As of May 2017, Lebanon has been hosting at least 1.1 million Syrian refugees, which has created an additional burden on the authorities and left Syrian refugees unable to access proper healthcare.
Syrian refugees face an overstretched system in which the services generally available to refugees are limited. The fragmented Lebanese healthcare system and the variety of actors involved within it, such as international NGOs, charities, religious organizations and public entities, might confuse refugees seeking medical assistance. Additionally, international organizations have the obligation to coordinate their actions with the minister of health. They are not authorized to open their own field hospitals and the bureaucracy of the administration may create additional obstacles.
The legal status of Syrian refugees also represents a barrier to accessing healthcare. Since the Lebanese government instituted a policy ending the free entrance of Syrian refugees to Lebanon in October 2014, 70% of Syrian refugees currently have no legal status in the country. A study conducted by the Norwegian Refugees Council highlighted that 65% of the refugees refrain from traveling to medical facilities because they fear being arrested at checkpoints for not having valid legal status. Another 55% highlighted the cost of treatment as a main obstacle. In order to reduce the cost of treatment and facilitate refugees’ access to medical facilities, the United Nations High Commissioner for Refugees (UNHCR), is passing new contracts with hospitals across Lebanon.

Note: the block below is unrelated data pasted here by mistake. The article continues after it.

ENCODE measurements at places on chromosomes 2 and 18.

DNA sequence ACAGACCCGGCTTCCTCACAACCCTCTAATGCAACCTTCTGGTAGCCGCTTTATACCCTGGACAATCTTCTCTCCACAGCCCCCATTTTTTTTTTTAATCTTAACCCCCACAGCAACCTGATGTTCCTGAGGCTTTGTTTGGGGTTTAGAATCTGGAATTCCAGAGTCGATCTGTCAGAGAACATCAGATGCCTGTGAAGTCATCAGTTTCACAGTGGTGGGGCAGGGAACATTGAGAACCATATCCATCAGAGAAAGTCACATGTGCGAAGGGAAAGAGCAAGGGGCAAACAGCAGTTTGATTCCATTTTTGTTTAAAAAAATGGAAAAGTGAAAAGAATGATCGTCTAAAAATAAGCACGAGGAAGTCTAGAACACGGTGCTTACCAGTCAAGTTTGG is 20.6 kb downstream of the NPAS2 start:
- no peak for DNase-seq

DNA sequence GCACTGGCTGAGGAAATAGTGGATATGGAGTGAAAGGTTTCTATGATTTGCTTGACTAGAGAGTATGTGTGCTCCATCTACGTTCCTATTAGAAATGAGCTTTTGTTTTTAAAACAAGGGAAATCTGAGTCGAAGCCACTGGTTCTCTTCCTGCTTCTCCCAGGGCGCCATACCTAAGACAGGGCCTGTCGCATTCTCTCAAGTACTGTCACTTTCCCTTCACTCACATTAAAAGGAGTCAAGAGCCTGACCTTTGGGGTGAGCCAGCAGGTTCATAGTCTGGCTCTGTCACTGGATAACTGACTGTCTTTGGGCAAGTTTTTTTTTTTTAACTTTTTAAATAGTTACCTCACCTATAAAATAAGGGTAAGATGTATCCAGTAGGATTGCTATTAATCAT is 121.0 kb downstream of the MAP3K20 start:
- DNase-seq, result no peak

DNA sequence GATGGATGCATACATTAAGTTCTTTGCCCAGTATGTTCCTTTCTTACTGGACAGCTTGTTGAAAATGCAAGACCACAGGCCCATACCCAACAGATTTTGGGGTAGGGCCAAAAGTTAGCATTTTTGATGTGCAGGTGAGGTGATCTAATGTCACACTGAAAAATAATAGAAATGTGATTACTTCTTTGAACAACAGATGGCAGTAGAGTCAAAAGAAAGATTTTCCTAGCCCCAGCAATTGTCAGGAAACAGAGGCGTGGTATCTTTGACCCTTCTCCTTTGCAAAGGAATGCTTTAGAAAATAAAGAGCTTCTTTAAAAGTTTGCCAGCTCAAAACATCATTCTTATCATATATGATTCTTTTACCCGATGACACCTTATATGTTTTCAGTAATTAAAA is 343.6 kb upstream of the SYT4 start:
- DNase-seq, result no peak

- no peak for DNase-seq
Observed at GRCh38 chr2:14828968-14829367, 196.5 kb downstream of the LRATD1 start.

Despite the efforts of UNHCR and other NGOs to provide refugees with adequate access to health care, some are still denied this fundamental right. Syrian refugees are sometimes advised by doctors to return to Syria for treatment. One NGO worker said, “I often hear from other workers in the field that people sometimes go back to Syria for certain medical interventions because they’re free of charge there. So basically, they would rather risk their lives to access the treatment, than stay here where they can’t afford it. And then of course, for those who can’t go back, their health situation would deteriorate”.
Lebanon is not party to the Convention relating to the Status of Refugees of 1951 and has no special law for refugees. Refugee status is normally controlled by the Law Regulating the Entry and Stay of Foreigners in Lebanon and their Exit from the Country, enacted in 1962. In order to address the legal void left by the absence of specific legal framework regulating the legal status of refugees, Lebanon signed a Memorandum of Understanding with the UNHCR to deliver temporary residence permits to refugees. However, the right to health is not guaranteed by this arrangement. International customary law requires countries to respect the leading principles of refugee protection. Lebanon must therefore, under international human rights law, guarantee Syrian refugees adequate access to healthcare as a fundamental human right.